Start along One Road, Continue Down Another


A good book not only answers questions, but suggests others.  This can lead the reader on a path that wasn’t expected.  I recently read such a book.  David McCullough’s book The Wright Brothers is very good, and I recommend it.  This book introduced a question that I will ponder for awhile (who knows; I may have to learn French to answer it.)  And it also gave me a renewed appreciation of a valuable library service.
This poswright brotherst is not really about McCullough‘s book or much about aviation itself.  It is about the connection between early bicycling and aviation (it’s quite a coincidence that the first Tour de France
and the first Wright Brothers powered flight occurred in the same year.)  McCullough points out that the brothers’ experience with building and riding bicycles was invaluable in building the “Flyer.”  The need for balance in riding a bicycle helped them understand what is needed to control a flying machine.  McCullough mentions aviator and Wright competitor Henri Farman, who had been a championship bicycle rider.  And there is plenty about Glenn Curtiss who, like the Wrights, had been a bicycle mechanic.

So, there’s more to the cycling/aviation connection than I’d realized.  I also learned from McCullough’s book that Wilbur Wright had beenTour de france the history the legend the riders
in France during the summer of 1908 promoting the Flyer.  So, Wilbur Wright was in France during the sixth running of the Tour de France.  It seemed an obvious question whether bicycle enthusiast and mechanic Wilbur Wright was interested in, or even aware of, the Tour.

I started looking online and learned along the way that the Wrights had designed a type of self-lubricating hub, and that they also introduced the manufacturing practice of backwards threading the bolt holding the left bicycle pedal on. The problem they were solving was the tendency of left pedals to loosen with riding and fall off.  Reversing the thread’s path around the bolt allows the pedal action to keep the pedal tightly attached.

So far, although I’ve learned some interesting facts, I have not found an answer to my question (and perhaps there is none to be found.)  But along the way I found online excerpts of a book The Shattered Peloton: the Devastalanterne rougeting Impact of World War I on the Tour de France .  As the title suggests, it is about the early history of the Tour, and about the championship cyclists who joined the military.  Many joined the air corps (again, the bicycle/aviation connection,) and many did not survive the war.

The Denton Public Library does not own this book.  But this brings me back to the valuable library service I mentioned earlier – interlibrary loan (ILL).  If the Denton Public Library does n0t own an item you need, we can searchtour de france a cultural history the holdings of other libraries, throughout the world, for books and DVDs and CDs and more, and ask to borrow it through the mail.  If you have a full-service card with the Denton Public Library there is no fee for using this service.  You can even order ILL items from home. Simply go to our site,  .  Click the link to the left of the screen, “Search the Catalog.”  At the catalog click the link towards the top, “Interlibrary Loan,” and you’re off.  Of course, once the items are here you will need to come to the library to check them out.  We do stipulate that to use this service you not have any outstanding fines or overdue items on your account.  For more information, please call 349-8752.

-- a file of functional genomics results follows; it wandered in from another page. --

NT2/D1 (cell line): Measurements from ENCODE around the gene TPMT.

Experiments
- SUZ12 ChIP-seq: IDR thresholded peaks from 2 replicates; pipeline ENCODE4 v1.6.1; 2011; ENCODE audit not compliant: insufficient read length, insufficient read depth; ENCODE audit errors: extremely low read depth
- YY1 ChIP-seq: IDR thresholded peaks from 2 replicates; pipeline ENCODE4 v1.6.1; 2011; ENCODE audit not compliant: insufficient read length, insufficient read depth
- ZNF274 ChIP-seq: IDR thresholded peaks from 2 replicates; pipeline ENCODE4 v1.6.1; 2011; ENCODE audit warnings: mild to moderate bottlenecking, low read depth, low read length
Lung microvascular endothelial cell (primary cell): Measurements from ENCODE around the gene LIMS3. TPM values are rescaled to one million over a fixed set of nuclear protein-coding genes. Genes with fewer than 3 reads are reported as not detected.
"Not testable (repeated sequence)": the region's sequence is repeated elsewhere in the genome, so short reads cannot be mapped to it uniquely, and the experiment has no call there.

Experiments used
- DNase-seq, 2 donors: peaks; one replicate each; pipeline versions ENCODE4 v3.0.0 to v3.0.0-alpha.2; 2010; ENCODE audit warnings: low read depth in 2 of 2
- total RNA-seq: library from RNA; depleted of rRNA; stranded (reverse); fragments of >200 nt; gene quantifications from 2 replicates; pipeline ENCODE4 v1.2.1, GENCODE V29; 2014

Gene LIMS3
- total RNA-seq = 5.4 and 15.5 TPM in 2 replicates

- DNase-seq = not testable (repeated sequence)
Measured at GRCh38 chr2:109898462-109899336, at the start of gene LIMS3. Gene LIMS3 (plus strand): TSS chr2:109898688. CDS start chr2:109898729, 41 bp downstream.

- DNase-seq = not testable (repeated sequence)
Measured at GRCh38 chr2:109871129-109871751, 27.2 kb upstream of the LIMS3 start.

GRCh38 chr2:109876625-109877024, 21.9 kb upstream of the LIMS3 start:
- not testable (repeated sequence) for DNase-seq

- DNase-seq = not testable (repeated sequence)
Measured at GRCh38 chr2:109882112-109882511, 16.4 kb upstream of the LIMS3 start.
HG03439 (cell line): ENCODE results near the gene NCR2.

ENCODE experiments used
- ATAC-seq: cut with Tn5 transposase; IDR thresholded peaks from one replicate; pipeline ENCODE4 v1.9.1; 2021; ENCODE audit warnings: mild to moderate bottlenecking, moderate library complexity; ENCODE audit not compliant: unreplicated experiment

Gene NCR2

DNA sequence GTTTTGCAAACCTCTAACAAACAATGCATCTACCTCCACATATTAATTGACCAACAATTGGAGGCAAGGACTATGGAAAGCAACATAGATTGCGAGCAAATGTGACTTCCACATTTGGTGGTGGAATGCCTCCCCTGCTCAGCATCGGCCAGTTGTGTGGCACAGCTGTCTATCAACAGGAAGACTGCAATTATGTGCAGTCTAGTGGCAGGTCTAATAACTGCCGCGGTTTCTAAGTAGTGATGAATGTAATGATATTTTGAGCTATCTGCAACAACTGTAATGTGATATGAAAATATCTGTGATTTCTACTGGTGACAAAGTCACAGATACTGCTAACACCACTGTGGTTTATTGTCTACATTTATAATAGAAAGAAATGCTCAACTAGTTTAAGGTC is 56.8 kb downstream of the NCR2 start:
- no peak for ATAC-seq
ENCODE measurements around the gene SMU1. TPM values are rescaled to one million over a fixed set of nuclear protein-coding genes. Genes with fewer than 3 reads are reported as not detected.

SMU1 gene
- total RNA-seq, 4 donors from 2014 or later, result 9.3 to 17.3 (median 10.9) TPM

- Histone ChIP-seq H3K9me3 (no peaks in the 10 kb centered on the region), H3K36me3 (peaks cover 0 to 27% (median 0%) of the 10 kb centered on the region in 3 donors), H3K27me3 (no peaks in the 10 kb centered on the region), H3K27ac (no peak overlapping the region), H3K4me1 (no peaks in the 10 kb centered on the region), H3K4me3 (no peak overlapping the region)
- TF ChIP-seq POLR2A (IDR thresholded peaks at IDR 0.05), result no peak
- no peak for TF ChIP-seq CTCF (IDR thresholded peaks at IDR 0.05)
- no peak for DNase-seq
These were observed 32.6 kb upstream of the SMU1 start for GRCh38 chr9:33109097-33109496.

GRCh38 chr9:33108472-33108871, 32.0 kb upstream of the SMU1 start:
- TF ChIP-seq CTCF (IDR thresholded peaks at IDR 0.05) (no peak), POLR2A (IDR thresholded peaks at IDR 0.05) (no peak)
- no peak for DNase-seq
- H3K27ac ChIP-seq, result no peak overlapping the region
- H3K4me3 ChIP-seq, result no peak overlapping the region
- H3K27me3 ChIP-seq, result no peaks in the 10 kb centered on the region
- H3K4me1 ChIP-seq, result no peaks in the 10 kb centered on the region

So if you’re doing some research, or just interested in an item the Denton Public Library doesn’t own, check out interlibrary loan.  It will really expand your horizons.

P.S.  I found the Wright Brothers Aeroplane Co. very interesting


Fred – South Branch


Time for TRASHion Fashion!

It’s time to get ready for the 5th Annual TRASHion Fashion show!  Amazing fashions created from discarded materials will be parading the runway at the Denton Redbud Festival, April 23.  The Denton TRASHion Fashion Program is an award winning, comprehensive fashion design competition for all ages. Designers create wearable art made of items destined for the landfill or recycling. Participants become knowledgeable about problems associated with waste generation and then express them through fashion and artistic design.  The library has been a partner in the TRASHion Fashion show since its inception in 2012.  We are excited to continue our participation in 2016.

If you’ve been thinking about a great design, there is still time to register to participate.  Registration is open through February 29, 2016.  Click here to register

Workshops are scheduled to help designers and models prepare for the show.  All workshops take place from 5:30-7:30 p.m. and are held at SCRAP, 420 S. Bell Ave.

February 24-Embellishments & Accessories

March 7-Finishing Touches

March 22-Preparing Your Runway Factoid

The library will help conduct this workshop about researching and writing an informational statement for your design.  We’ll guide you through the process of writing an informational piece to complement their designs.  Participants will conduct research to gather information relevant to the materials they use, recycling, and the environment.  That research is then used to create a two or three sentence statement which will be read as models walk the runway.

April 4-Rehearsal & Model Workshop (This workshop is mandatory)

We look forward to seeing all the unique creations at the TRASHion Fashion show.

Jennifer Bekker
North Branch Library

In The Weeds 2.11.16 Ray Peterson